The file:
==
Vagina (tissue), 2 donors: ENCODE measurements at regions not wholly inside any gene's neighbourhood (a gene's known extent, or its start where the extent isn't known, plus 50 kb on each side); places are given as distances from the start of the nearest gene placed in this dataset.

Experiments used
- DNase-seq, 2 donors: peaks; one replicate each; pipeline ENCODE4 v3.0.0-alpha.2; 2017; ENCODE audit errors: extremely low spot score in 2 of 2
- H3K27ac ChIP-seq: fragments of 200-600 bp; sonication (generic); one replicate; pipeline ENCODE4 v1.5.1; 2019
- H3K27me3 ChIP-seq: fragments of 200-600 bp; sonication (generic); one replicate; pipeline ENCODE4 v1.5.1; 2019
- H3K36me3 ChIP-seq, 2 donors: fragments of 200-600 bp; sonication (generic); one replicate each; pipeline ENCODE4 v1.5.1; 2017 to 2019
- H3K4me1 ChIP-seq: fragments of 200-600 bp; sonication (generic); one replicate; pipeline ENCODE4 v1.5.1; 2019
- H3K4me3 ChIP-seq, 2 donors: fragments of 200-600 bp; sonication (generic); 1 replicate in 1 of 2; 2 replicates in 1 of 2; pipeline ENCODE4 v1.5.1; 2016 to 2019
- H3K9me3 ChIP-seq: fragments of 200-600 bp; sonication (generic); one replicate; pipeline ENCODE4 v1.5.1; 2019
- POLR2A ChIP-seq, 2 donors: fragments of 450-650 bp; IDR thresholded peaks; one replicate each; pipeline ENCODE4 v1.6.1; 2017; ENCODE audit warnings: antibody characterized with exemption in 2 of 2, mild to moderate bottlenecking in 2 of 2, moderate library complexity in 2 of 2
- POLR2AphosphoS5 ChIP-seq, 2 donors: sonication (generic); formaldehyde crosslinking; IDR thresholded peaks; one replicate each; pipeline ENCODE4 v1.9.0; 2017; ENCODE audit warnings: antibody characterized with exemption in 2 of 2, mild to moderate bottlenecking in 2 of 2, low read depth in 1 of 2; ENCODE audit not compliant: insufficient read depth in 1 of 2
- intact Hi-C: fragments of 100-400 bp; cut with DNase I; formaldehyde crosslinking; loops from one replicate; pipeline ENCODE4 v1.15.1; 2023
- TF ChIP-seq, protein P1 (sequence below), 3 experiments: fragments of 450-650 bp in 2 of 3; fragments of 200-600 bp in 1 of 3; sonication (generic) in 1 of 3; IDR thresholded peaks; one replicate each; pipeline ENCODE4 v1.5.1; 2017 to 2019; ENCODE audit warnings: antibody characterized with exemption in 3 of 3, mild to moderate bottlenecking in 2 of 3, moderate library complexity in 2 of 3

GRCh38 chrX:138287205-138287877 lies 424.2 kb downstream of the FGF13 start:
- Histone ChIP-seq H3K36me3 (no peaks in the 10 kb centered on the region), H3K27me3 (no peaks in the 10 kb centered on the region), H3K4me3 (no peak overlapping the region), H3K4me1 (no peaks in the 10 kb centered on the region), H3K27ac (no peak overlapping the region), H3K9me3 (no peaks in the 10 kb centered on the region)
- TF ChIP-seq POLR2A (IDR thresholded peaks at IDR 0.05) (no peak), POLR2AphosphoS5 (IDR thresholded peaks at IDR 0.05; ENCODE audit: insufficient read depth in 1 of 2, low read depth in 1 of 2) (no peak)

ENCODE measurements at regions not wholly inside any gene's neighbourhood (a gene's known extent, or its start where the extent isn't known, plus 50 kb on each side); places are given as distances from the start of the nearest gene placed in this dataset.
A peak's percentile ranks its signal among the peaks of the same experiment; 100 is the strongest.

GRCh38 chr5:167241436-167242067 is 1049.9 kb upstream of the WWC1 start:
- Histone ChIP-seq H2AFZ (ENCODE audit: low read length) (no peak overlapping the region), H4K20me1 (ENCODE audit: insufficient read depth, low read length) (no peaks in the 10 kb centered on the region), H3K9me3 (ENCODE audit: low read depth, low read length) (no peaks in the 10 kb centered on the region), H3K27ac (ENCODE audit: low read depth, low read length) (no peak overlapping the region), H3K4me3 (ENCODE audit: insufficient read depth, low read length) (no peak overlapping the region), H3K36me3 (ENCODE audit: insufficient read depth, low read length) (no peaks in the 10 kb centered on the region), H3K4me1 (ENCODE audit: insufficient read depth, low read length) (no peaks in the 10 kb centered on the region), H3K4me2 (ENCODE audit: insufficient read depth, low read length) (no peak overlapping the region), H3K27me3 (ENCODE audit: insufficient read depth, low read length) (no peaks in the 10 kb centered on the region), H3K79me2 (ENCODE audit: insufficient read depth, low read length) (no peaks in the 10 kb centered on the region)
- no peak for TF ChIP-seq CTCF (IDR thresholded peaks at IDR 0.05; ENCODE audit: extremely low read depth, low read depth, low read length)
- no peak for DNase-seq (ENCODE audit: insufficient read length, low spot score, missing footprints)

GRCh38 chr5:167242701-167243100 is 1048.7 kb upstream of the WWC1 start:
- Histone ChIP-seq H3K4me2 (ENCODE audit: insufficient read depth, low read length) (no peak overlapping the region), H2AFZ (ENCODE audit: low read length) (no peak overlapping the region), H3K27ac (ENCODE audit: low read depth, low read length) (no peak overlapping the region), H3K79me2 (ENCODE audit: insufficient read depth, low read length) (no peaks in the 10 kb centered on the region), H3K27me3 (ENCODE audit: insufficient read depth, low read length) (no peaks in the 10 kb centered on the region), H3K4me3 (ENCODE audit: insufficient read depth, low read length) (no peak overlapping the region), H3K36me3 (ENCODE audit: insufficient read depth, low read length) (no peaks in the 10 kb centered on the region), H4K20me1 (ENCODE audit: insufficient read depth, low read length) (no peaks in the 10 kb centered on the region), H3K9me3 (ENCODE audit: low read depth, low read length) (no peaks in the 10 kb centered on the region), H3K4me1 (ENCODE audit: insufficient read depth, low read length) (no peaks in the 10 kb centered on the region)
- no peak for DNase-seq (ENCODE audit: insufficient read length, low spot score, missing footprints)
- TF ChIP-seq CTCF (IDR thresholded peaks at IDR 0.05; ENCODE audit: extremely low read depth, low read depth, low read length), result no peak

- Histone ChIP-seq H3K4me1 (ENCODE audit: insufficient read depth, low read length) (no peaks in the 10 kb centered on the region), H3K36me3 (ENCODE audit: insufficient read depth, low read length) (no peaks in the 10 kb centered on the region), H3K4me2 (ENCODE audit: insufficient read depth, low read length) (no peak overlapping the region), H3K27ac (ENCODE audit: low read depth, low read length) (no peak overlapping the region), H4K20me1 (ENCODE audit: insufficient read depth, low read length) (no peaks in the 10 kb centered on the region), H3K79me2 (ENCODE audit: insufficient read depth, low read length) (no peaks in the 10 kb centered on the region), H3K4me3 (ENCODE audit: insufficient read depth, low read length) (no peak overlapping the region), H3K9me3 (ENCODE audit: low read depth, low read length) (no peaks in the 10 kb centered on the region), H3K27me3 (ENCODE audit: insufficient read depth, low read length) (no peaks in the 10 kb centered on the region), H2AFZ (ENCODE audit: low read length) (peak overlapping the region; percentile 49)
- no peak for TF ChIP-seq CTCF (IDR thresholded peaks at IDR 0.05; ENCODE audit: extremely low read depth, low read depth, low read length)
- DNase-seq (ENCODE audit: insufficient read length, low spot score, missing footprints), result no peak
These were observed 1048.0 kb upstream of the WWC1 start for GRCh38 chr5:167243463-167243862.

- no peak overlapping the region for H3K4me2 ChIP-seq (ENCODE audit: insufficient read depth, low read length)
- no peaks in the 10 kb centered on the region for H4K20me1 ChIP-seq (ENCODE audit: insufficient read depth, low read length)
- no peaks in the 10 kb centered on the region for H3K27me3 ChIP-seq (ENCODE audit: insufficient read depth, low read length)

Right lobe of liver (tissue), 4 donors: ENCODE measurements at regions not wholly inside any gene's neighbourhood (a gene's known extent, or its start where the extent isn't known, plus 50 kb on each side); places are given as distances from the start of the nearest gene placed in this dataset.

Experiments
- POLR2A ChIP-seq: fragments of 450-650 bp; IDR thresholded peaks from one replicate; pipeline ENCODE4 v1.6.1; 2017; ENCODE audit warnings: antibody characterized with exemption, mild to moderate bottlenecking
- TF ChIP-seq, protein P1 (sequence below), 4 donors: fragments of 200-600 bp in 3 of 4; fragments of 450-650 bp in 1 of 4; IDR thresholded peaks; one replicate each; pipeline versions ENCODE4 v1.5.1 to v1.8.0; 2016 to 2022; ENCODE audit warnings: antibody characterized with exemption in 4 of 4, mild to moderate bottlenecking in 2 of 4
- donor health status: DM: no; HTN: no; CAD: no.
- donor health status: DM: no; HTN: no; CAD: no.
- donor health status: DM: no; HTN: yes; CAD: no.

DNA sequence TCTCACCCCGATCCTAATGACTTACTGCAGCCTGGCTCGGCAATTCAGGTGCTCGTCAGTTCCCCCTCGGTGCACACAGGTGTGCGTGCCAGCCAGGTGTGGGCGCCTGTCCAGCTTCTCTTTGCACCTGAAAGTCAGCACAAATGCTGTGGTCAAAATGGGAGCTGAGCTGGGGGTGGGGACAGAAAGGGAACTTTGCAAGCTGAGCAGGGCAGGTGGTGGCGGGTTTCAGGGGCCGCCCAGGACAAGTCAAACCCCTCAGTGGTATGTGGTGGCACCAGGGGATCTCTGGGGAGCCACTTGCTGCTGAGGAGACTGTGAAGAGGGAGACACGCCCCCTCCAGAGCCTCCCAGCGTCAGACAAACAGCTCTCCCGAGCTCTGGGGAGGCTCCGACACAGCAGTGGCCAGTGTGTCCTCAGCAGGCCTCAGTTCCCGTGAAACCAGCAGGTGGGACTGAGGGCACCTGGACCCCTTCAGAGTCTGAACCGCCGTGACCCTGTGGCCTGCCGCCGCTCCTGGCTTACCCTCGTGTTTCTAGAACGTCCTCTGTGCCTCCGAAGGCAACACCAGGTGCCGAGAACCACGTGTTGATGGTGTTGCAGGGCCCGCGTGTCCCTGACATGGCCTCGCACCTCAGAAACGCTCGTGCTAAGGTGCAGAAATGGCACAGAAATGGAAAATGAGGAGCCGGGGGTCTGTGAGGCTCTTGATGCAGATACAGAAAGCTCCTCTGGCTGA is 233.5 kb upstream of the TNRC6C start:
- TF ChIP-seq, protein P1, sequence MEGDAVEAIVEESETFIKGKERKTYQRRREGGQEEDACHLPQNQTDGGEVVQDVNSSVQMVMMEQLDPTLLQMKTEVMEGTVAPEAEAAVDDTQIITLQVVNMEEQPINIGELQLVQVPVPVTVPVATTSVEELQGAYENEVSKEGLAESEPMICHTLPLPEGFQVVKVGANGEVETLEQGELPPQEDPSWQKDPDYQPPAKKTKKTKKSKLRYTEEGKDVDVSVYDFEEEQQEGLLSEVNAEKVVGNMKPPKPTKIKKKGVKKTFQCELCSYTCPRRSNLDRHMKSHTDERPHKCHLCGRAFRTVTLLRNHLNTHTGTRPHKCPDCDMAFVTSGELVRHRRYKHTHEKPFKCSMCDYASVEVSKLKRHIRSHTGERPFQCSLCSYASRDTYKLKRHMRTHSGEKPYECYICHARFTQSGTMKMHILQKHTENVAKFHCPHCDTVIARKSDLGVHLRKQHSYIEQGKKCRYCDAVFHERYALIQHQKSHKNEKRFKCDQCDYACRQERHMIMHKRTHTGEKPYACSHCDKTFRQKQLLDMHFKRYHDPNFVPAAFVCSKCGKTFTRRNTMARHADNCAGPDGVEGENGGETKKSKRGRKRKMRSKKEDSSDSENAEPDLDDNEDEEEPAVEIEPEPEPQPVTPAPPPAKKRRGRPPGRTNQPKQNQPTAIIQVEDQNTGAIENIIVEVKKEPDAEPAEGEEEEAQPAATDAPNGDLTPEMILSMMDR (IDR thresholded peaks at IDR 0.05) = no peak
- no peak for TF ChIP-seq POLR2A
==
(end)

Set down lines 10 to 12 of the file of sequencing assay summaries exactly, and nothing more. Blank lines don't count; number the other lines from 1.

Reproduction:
- POLR2A ChIP-seq, 2 donors: fragments of 450-650 bp; IDR thresholded peaks; one replicate each; pipeline ENCODE4 v1.6.1; 2017; ENCODE audit warnings: antibody characterized with exemption in 2 of 2, mild to moderate bottlenecking in 2 of 2, moderate library complexity in 2 of 2
- POLR2AphosphoS5 ChIP-seq, 2 donors: sonication (generic); formaldehyde crosslinking; IDR thresholded peaks; one replicate each; pipeline ENCODE4 v1.9.0; 2017; ENCODE audit warnings: antibody characterized with exemption in 2 of 2, mild to moderate bottlenecking in 2 of 2, low read depth in 1 of 2; ENCODE audit not compliant: insufficient read depth in 1 of 2
- intact Hi-C: fragments of 100-400 bp; cut with DNase I; formaldehyde crosslinking; loops from one replicate; pipeline ENCODE4 v1.15.1; 2023